Viewability has fast become one of the most important metrics for advertisers and over the years, there have been several studies showing that on average, 50% of all impressions are not seen at all by users; which means that advertisers are paying for impressions that are not seen by anybody. This has sparked off a trend where advertisers are inclined towards paying for viewable impressions instead of served impressions.

It is time for Publishers to consider viewability as one of the important metrics which cannot be ignored and figure out strategies to continuously improve the viewability of their inventory as well as the boost viewability of the campaigns they run on behalf of brands. …

As publishers grow skeptical of their programmatic revenue (increased privacy regulation, crumbling of third party cookies, mis-alignment of incentives along the value-chain, etc), a lot of them now prefer direct monetization over programmatic channels. As this happens, it is important for publishers to understand what are some of the things that advertisers look for when running ad campaigns directly with a publisher. This will help publishers focus on improving these key metrics (campaign goals or KPIs) which in turn improves the campaigns’ efficiency and brings in more budgets with better CPMs.

The kind of display campaign that an advertiser will run depends on the nature of the brand and the goal of the campaign. There are broadly two kinds of brands — mass market vs niche market and two goals of a display campaign — direct performance vs branding. The below 2x2 matrix shows the kind of campaigns that are run in each of these scenarios. Please note that this is just an indicative of the general trend and every marketer will have her own unique approach to running these campaigns. …

Simply put, Ad Request CPM is the revenue earned per thousand ad requests. Before going to details of ad request CPM, it is important to understand what an Ad Request is in the first place. Let us assume you have a website and you set up an ad slot where you want to show ads, now when a user visits your website or the page where this ad slot is located, then you have 1 page view and 1 ad request that is counted by your ad server. Now, let’s say you have 2 ad slots located in the same page, and when a user visits that page, you will have 1 ad request for each of the ad slots. Hence it is 1 page view and 2 ad requests that is counted.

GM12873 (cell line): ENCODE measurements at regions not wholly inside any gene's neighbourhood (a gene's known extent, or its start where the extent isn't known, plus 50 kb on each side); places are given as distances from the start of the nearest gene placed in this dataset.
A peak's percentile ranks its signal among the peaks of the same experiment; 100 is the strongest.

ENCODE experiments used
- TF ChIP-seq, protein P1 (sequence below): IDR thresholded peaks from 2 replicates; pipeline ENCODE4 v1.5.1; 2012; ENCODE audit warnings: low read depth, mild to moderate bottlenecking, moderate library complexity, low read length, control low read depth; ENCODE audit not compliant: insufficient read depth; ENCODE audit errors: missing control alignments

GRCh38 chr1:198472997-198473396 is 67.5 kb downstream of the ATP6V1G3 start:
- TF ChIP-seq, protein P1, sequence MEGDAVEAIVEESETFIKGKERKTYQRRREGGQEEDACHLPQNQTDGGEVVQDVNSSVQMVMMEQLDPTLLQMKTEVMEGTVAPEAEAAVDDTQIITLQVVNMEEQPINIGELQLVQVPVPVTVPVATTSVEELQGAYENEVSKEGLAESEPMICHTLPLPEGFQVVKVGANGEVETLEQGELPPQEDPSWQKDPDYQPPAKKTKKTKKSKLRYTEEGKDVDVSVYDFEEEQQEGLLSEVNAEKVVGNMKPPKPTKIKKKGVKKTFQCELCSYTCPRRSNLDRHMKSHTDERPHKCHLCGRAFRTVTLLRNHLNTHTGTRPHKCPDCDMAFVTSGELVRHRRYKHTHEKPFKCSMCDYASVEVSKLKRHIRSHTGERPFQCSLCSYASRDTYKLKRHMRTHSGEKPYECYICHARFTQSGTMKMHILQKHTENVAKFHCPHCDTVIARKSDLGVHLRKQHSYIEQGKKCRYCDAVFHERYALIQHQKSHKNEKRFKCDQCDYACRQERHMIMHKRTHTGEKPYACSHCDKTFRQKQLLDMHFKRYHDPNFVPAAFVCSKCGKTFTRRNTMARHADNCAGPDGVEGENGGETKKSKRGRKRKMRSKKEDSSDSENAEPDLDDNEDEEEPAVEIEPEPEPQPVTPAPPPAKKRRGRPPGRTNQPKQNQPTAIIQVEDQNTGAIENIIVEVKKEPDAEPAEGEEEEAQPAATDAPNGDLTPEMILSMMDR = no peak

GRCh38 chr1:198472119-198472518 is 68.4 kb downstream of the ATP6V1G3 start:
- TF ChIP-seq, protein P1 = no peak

Ad request is a good measure of your traffic but may not be same when you have multiple ad slots on your website. When there is an ad request, there is a potential to show an ad. And if you are a publisher, converting maximum ad requests into impressions (shown ad) and maintaining a high CPM number would be a challenge. This is because if you increase the base price for your inventory through Ad Exchange pricing rules, CPM may increase and coverage may reduce and vice versa if you lower your base price. So finding the optimum base / floor price would be a tedious task if you do not know which is the most suitable metric to measure the performance. …

As a publisher, what if you could set different floor prices in parallel (Google AdX Floor Prices) for the same inventory at the same time and know the best working floor price within couple of hours instead of wasting a day or two? …

What is a Second Price Auction?

Second Price Auction in Real Time Bidding is a model where the winner pays 1 cent more than the second highest bid in the auction instead of the price that won him the bid. For Example: If there’s a bid that is happening for an inventory and let us assume there are 4 advertisers and they bid the following price, Advertiser A: $2.00 Advertiser B: $2.50 Advertiser C: $1.75 Advertiser D: $3.50

Here, winner will be Bidder D but they pay $2.51 (Second highest bid + $0.01) instead of $3.50.

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How Ad Exchange floor price comes into play?

Vinay B Rao

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